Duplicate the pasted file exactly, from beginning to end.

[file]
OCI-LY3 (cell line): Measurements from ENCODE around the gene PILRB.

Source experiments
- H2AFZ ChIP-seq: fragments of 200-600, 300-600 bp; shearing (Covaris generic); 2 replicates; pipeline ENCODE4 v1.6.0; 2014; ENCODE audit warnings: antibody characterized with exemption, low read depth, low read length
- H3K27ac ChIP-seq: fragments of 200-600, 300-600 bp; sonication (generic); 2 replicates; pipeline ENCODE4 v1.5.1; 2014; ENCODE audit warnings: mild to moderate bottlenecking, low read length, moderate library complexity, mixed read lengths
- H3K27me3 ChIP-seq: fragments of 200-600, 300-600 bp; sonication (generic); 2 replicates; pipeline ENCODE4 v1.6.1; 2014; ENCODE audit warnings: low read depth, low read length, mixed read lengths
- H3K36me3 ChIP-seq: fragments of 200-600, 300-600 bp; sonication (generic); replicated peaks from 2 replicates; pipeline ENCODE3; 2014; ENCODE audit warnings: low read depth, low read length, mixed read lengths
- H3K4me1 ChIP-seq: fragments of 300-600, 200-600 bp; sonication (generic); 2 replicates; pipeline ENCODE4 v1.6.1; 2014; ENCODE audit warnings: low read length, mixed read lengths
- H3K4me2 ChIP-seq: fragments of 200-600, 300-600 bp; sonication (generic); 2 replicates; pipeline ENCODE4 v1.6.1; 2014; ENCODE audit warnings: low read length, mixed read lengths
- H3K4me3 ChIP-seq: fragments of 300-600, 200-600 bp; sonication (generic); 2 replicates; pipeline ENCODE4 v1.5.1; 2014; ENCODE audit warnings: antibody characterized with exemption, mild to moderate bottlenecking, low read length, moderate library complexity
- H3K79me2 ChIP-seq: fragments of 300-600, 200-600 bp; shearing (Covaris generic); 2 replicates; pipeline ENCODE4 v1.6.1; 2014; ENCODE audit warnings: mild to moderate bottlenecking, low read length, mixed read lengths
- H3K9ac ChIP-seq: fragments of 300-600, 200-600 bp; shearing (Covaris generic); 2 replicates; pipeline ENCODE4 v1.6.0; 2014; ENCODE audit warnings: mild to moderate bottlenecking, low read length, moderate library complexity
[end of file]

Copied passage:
OCI-LY3 (cell line): Measurements from ENCODE around the gene PILRB.

Source experiments
- H2AFZ ChIP-seq: fragments of 200-600, 300-600 bp; shearing (Covaris generic); 2 replicates; pipeline ENCODE4 v1.6.0; 2014; ENCODE audit warnings: antibody characterized with exemption, low read depth, low read length
- H3K27ac ChIP-seq: fragments of 200-600, 300-600 bp; sonication (generic); 2 replicates; pipeline ENCODE4 v1.5.1; 2014; ENCODE audit warnings: mild to moderate bottlenecking, low read length, moderate library complexity, mixed read lengths
- H3K27me3 ChIP-seq: fragments of 200-600, 300-600 bp; sonication (generic); 2 replicates; pipeline ENCODE4 v1.6.1; 2014; ENCODE audit warnings: low read depth, low read length, mixed read lengths
- H3K36me3 ChIP-seq: fragments of 200-600, 300-600 bp; sonication (generic); replicated peaks from 2 replicates; pipeline ENCODE3; 2014; ENCODE audit warnings: low read depth, low read length, mixed read lengths
- H3K4me1 ChIP-seq: fragments of 300-600, 200-600 bp; sonication (generic); 2 replicates; pipeline ENCODE4 v1.6.1; 2014; ENCODE audit warnings: low read length, mixed read lengths
- H3K4me2 ChIP-seq: fragments of 200-600, 300-600 bp; sonication (generic); 2 replicates; pipeline ENCODE4 v1.6.1; 2014; ENCODE audit warnings: low read length, mixed read lengths
- H3K4me3 ChIP-seq: fragments of 300-600, 200-600 bp; sonication (generic); 2 replicates; pipeline ENCODE4 v1.5.1; 2014; ENCODE audit warnings: antibody characterized with exemption, mild to moderate bottlenecking, low read length, moderate library complexity
- H3K79me2 ChIP-seq: fragments of 300-600, 200-600 bp; shearing (Covaris generic); 2 replicates; pipeline ENCODE4 v1.6.1; 2014; ENCODE audit warnings: mild to moderate bottlenecking, low read length, mixed read lengths
- H3K9ac ChIP-seq: fragments of 300-600, 200-600 bp; shearing (Covaris generic); 2 replicates; pipeline ENCODE4 v1.6.0; 2014; ENCODE audit warnings: mild to moderate bottlenecking, low read length, moderate library complexity